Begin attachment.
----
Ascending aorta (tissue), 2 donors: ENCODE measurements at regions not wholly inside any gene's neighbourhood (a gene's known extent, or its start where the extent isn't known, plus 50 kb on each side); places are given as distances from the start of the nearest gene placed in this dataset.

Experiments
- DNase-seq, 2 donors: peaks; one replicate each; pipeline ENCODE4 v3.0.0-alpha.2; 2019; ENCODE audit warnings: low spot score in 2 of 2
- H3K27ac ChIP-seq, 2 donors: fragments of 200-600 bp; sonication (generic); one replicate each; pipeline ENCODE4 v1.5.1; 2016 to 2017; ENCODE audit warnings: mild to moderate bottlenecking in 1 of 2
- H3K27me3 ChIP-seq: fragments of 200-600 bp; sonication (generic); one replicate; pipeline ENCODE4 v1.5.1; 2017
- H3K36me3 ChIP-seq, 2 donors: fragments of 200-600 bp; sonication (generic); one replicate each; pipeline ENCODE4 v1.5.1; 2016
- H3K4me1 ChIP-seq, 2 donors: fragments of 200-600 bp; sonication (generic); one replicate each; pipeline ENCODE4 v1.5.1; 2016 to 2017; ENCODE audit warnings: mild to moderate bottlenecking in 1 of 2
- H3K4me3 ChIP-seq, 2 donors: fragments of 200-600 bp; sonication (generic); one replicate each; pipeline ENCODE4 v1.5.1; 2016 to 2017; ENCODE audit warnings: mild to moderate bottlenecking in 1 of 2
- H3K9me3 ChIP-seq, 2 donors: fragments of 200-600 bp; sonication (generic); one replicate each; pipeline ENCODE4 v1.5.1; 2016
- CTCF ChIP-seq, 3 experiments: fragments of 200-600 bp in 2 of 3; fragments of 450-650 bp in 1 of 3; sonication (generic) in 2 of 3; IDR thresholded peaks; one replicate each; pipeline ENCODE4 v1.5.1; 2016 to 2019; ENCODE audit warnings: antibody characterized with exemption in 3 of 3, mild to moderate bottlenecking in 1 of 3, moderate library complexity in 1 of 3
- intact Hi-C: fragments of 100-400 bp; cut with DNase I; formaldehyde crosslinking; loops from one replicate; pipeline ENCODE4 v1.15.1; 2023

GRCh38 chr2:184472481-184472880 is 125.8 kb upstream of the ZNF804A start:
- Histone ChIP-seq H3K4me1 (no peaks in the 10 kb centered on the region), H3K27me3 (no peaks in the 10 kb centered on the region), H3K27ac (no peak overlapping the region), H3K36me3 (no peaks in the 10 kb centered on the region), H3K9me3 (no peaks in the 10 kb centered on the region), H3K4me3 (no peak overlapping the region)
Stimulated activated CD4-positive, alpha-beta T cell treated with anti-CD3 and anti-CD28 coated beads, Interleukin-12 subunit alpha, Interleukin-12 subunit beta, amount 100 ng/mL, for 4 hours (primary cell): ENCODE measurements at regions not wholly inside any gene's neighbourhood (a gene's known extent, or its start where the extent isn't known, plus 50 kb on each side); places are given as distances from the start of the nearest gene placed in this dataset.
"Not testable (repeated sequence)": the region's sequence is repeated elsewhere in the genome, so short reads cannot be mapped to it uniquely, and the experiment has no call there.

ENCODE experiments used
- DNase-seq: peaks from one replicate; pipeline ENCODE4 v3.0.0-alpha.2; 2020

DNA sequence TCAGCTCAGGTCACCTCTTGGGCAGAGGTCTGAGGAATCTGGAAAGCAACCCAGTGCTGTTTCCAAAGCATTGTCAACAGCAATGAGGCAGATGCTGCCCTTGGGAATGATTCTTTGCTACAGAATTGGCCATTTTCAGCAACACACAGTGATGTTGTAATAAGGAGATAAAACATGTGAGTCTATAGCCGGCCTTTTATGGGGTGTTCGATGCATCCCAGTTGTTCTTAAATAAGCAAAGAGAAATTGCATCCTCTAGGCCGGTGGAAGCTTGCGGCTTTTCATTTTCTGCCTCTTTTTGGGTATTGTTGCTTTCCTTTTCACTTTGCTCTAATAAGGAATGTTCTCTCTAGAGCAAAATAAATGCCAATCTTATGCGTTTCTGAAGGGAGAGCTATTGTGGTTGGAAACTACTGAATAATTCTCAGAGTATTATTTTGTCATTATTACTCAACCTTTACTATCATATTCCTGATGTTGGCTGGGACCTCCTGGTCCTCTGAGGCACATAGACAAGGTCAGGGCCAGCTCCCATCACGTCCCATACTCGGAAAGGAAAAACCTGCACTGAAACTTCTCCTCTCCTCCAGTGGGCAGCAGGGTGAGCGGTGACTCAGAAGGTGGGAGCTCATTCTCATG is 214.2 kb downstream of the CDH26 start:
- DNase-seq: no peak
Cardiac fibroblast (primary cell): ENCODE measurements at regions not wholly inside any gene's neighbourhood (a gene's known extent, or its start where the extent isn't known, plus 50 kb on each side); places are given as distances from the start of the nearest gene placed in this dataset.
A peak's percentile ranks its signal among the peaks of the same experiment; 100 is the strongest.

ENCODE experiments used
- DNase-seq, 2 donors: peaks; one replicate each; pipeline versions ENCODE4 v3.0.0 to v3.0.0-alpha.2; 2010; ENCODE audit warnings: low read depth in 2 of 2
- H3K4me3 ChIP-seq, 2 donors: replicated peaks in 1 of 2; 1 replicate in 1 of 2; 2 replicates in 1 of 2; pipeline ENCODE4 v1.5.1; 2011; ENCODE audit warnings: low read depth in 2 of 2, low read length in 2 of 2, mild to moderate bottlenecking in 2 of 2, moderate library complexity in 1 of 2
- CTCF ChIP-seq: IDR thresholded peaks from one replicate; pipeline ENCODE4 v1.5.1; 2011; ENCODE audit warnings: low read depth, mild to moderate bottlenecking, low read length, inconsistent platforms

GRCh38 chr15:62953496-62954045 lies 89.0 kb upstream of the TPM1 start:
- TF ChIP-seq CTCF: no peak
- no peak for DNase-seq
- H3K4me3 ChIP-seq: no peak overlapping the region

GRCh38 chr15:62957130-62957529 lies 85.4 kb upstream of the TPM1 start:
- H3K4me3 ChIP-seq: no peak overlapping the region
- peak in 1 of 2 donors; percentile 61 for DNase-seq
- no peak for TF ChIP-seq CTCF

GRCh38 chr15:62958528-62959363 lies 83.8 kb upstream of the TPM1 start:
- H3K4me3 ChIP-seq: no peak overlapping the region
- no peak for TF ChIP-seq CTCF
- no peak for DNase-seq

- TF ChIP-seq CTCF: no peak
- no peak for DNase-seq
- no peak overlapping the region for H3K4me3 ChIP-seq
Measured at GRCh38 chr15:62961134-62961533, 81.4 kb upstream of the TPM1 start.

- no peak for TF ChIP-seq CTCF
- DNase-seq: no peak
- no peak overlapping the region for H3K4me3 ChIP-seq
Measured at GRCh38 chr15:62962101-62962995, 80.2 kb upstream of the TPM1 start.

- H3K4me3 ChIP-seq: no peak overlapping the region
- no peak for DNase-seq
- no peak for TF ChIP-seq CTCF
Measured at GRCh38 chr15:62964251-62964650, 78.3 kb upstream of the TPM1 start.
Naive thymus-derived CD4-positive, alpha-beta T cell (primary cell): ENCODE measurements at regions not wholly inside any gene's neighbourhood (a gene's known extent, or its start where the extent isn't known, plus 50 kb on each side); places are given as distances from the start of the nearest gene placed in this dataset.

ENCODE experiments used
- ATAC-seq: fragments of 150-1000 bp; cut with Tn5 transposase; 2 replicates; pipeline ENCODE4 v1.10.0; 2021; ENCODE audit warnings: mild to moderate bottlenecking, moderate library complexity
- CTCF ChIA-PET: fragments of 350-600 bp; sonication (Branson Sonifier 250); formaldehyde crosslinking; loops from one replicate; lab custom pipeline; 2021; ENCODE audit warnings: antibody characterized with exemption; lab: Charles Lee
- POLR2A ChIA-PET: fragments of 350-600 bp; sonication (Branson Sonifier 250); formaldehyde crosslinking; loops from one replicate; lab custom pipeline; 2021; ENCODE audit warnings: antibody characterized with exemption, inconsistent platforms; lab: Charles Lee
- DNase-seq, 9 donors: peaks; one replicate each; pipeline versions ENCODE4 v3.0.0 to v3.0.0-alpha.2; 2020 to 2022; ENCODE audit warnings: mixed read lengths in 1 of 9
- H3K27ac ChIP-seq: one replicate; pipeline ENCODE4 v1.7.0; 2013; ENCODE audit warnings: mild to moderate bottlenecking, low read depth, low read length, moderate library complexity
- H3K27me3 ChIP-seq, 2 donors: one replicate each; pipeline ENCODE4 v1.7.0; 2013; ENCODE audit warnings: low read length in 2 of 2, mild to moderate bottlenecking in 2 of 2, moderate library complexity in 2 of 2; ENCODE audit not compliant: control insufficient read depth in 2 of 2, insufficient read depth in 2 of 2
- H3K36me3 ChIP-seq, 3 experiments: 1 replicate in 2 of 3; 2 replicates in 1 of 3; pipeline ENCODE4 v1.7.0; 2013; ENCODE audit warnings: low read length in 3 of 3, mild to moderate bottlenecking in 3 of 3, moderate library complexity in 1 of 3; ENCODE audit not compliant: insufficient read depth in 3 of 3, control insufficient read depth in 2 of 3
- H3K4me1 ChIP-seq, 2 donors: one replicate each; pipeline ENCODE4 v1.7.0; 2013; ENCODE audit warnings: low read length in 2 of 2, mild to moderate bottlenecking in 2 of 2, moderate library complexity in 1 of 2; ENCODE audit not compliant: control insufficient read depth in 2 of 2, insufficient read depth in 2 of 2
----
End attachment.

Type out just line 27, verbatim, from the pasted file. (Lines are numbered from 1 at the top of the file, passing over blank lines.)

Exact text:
- TF ChIP-seq CTCF: no peak